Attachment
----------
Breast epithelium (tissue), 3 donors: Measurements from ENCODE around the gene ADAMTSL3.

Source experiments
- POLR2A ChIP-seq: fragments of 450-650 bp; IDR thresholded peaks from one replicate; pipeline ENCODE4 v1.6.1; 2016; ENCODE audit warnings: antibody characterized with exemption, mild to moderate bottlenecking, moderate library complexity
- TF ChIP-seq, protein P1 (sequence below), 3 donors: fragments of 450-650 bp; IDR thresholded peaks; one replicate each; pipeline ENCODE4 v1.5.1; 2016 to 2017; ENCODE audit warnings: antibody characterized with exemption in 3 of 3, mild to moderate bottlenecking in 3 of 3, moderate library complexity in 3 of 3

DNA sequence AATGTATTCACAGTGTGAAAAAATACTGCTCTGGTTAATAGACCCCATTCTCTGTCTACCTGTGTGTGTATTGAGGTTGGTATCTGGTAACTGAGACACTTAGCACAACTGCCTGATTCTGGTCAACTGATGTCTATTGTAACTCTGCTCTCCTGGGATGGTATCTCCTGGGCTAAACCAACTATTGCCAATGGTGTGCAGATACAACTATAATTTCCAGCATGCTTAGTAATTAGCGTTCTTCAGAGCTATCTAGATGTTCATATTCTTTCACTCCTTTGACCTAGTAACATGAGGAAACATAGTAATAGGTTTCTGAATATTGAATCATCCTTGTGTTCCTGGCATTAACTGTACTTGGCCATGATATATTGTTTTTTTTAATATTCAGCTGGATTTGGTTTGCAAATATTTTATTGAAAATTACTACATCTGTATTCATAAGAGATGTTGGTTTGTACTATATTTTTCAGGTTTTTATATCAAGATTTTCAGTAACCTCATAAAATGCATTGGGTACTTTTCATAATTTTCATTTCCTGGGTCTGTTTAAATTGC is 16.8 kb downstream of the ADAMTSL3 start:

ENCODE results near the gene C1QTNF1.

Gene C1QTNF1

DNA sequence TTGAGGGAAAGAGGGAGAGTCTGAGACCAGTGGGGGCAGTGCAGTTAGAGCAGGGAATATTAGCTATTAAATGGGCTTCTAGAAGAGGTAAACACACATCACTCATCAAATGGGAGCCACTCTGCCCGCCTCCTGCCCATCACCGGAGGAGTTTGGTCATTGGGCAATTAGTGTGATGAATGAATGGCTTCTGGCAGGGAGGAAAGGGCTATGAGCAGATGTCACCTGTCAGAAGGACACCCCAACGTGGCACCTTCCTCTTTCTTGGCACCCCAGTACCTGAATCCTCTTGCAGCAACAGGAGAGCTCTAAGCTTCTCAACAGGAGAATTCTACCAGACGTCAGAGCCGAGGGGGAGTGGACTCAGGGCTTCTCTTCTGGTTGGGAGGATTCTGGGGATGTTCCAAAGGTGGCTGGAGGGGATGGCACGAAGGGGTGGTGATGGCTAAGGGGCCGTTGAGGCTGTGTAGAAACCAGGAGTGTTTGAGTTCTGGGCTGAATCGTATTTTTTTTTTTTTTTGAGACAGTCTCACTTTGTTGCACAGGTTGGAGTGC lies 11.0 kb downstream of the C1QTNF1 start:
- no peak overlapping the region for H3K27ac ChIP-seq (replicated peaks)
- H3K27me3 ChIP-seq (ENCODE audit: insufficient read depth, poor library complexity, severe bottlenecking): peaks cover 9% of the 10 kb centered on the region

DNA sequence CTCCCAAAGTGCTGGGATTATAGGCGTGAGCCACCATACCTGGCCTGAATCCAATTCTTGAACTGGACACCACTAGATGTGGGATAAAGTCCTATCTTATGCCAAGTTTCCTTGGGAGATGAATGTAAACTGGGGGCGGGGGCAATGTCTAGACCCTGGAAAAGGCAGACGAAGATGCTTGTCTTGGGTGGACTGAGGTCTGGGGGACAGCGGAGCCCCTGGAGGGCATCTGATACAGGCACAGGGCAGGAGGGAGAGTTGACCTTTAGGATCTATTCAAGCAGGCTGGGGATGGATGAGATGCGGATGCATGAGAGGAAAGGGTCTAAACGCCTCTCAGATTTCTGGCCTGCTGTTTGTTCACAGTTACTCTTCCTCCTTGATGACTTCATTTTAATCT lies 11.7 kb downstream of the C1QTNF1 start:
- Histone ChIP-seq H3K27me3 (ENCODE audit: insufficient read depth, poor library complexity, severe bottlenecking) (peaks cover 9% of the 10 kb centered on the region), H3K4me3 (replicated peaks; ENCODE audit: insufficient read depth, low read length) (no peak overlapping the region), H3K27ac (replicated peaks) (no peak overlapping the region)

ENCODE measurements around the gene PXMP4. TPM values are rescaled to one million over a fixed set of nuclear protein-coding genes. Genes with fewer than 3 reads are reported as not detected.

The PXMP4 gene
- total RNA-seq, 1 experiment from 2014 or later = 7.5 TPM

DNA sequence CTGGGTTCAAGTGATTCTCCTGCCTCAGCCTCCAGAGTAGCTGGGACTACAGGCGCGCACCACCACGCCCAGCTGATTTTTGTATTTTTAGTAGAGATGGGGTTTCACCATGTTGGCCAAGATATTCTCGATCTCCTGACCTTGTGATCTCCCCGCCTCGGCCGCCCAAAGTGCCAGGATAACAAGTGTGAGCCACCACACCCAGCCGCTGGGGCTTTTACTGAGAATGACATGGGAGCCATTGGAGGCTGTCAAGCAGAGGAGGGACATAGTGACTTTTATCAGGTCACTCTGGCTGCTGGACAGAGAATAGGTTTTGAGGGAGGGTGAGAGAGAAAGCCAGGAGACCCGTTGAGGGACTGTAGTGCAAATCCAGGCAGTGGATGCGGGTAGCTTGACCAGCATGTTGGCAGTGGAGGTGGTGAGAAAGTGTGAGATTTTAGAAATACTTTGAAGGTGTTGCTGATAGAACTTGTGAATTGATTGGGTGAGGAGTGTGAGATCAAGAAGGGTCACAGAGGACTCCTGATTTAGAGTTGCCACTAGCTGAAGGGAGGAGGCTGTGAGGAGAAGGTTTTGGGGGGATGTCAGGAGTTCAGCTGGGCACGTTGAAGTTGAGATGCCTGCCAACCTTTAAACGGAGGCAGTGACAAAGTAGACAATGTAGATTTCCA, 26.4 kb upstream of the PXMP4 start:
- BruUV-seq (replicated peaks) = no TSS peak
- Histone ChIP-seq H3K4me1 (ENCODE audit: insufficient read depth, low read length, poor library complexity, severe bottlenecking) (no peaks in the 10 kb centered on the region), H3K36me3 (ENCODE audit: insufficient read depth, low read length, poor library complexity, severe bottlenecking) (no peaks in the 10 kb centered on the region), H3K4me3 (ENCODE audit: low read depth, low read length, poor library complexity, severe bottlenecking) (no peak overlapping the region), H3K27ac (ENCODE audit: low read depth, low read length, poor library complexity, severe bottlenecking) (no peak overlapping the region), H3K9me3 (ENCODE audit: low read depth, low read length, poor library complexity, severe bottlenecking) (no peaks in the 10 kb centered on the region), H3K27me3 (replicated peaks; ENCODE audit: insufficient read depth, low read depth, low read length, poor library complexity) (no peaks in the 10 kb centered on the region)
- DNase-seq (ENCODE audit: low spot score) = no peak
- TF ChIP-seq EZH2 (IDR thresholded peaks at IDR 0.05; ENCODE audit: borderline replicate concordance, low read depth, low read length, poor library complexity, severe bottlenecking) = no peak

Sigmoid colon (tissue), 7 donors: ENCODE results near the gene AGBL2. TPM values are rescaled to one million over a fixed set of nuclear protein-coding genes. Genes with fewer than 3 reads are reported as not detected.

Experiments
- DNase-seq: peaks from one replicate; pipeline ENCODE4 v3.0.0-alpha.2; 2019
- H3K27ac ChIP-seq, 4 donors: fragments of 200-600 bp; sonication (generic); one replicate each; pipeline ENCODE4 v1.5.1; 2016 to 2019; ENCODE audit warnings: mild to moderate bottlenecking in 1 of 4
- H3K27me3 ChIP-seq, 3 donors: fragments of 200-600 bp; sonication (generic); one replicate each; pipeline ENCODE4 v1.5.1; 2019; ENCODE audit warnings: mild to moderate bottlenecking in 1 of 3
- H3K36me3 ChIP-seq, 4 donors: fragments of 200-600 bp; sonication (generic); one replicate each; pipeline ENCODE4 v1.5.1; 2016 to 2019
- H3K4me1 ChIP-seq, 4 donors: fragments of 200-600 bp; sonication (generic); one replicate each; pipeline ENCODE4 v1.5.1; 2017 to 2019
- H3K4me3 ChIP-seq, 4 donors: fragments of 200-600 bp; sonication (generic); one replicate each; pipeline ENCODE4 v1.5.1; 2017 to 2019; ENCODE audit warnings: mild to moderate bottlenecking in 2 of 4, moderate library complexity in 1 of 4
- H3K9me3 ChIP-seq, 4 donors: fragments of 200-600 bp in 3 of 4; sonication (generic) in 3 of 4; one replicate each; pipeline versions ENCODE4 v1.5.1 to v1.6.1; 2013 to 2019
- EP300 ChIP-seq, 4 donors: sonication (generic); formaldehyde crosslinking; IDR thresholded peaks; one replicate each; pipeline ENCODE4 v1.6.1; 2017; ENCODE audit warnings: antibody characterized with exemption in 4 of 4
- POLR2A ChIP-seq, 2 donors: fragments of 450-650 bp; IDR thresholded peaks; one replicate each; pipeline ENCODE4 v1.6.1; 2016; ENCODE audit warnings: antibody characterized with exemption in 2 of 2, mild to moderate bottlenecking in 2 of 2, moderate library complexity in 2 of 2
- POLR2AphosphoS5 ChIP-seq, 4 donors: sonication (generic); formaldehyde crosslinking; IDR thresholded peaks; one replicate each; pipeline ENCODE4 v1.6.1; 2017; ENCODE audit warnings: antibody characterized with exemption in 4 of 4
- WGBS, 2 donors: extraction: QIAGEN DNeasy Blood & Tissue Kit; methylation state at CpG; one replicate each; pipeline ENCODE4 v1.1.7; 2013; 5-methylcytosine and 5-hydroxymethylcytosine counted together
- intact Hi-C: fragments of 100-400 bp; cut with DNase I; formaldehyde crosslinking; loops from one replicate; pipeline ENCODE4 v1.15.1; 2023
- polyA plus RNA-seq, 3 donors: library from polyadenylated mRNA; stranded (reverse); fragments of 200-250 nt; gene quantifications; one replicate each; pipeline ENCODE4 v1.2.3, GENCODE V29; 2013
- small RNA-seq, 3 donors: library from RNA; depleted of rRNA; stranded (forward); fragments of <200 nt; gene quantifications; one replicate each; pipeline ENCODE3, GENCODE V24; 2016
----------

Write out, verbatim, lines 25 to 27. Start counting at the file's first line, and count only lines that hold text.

- H3K27me3 ChIP-seq, 3 donors: fragments of 200-600 bp; sonication (generic); one replicate each; pipeline ENCODE4 v1.5.1; 2019; ENCODE audit warnings: mild to moderate bottlenecking in 1 of 3
- H3K36me3 ChIP-seq, 4 donors: fragments of 200-600 bp; sonication (generic); one replicate each; pipeline ENCODE4 v1.5.1; 2016 to 2019
- H3K4me1 ChIP-seq, 4 donors: fragments of 200-600 bp; sonication (generic); one replicate each; pipeline ENCODE4 v1.5.1; 2017 to 2019